We’ve all been in THAT meeting. The one where your world gets turned upside down in a matter of minutes. A few scything sentences delivered by your client’s team boss and you feel cut off at the knees. “What just happened?”
It’s then you realize that even though you studiously examined the project brief and probed your client for all criteria, not all the pertinent information was disclosed. Invariably it’s not the project team’s fault. There was information at the top, above their pay grade, that never trickled down. It usually stems from a strategic insight, known only to the executive team, but suddenly relevant to a day-to-day situation unfolding before their eyes. So now (finally) they speak, and the project is torpedoed.
Bad news, right? But also, a great opportunity. Especially relating to your disruptive innovation process and how you can improve it to sharpen your competitive advantage.
In every organization, there are levels of information, knowledge, and understanding about strategy, operations, goals, and finances. Dissemination of this information from the top through the ranks happens in an intentional way. A need-to-know basis. However, it’s this guarded information that can be the gateway to disruptive innovation for your company.
So, how do you unlock it? The key lies in how you structure your customer relationships and the mutual value inherent in your purpose. If you can help your customers solve their problems, overcome their challenges, and achieve their goals, then your value goes up commensurately. If you can help them achieve more than they expect from you, your value skyrockets.
At the start of my career in the UK, I worked in a national sales organization for a global product manufacturer / marketer. They implemented a customer-relationship sales model called The Top 10 Model that drove extraordinary results. I’ve used the principle of this model ever since. It reliably unlocks opportunities that can disrupt not only your business, but often your customer’s. Here’s how it works:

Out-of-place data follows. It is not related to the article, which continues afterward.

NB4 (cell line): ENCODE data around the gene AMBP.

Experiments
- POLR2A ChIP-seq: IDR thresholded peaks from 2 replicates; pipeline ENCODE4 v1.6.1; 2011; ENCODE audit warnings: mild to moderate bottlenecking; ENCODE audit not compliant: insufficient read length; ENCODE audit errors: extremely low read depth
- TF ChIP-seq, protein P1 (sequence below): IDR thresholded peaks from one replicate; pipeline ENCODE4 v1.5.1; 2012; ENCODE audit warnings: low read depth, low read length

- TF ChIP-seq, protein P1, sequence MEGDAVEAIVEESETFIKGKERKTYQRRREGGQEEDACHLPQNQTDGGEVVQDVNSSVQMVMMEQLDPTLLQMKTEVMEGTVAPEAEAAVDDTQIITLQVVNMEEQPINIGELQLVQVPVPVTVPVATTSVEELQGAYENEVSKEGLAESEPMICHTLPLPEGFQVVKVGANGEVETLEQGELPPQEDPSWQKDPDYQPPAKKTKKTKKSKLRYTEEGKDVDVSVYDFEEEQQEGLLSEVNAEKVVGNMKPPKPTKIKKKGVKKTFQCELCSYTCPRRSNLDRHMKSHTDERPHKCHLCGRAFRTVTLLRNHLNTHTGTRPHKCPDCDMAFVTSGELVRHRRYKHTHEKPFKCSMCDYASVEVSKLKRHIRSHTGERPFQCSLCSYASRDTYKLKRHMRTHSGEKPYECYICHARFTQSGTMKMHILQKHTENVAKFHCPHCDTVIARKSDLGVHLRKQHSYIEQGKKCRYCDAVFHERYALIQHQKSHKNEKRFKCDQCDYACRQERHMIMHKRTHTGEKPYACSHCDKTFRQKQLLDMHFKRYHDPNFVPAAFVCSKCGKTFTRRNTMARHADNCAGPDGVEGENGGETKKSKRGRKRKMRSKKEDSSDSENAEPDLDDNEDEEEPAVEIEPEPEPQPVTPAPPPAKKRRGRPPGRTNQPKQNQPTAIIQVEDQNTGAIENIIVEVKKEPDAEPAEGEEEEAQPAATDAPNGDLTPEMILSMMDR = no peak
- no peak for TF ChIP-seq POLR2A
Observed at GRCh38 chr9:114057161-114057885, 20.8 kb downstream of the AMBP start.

The Top 10 Model
As a New Business Executive (NBE) I was responsible for about 50 existing customers, as well as new business acquisition in a territory. I was one of six NBE’s in my district. There were five districts in our branch. Two branches in each region. And four regions in the UK.
Out of my customer base and territory, I was required to identify my Top 10 accounts based on existing business and future potential. Each of my NBE colleagues did the same. Out of the 60 top accounts in our district, our District Manager had to identify his Top 10. Out of the 50 top accounts in our branch, our branch manager had to identify his Top 10 …. you get the picture.
At each level of management, we had to establish a strategy for each of our Top 10 accounts and develop goals and tactics to achieve them. I recall talking with one of my NBE colleagues in London about a year after this model was implemented. In her territory, she had identified a multi-national oil company (a non-customer) in her Top 10. Because of its potential, the account made it into the Top 10 of not only her district manager, brand manager, and regional manager, but also all the way to our company’s executive suite! In that year, the account became a customer, signing a national purchasing agreement. My colleague became a top producer nationally.
The important lesson for me from this was the effectiveness of a tiered approach to customer relationships and customer account management. At her level, my colleague was still doing the footwork, but at the executive suite level it was business strategy and growth, politics, PR, and the Directors Box at European Cup Final matches (soccer).
Our purpose transcended the sale. It was all about mutual benefit, derived from a source of knowledge and insight unavailable to my colleague, but accessed and disseminated from our customers’ executive management by our executive team. The idea was to seek and supply solutions to our customers that moved the needle in their favor. That helped them win. It proved to be disruptive in our marketplace. And our competitors never saw it coming.
This is one reason that for every BOLTGROUP client there is a Principal-In-Charge responsible for working at the highest level within our clients’ business, to discuss and uncover guarded insights. The ones that lead to on-target, disruptive innovation that is always welcomed, and often praised.
My current name for this model is “Horses for Courses.” If you know me, you’ll know why!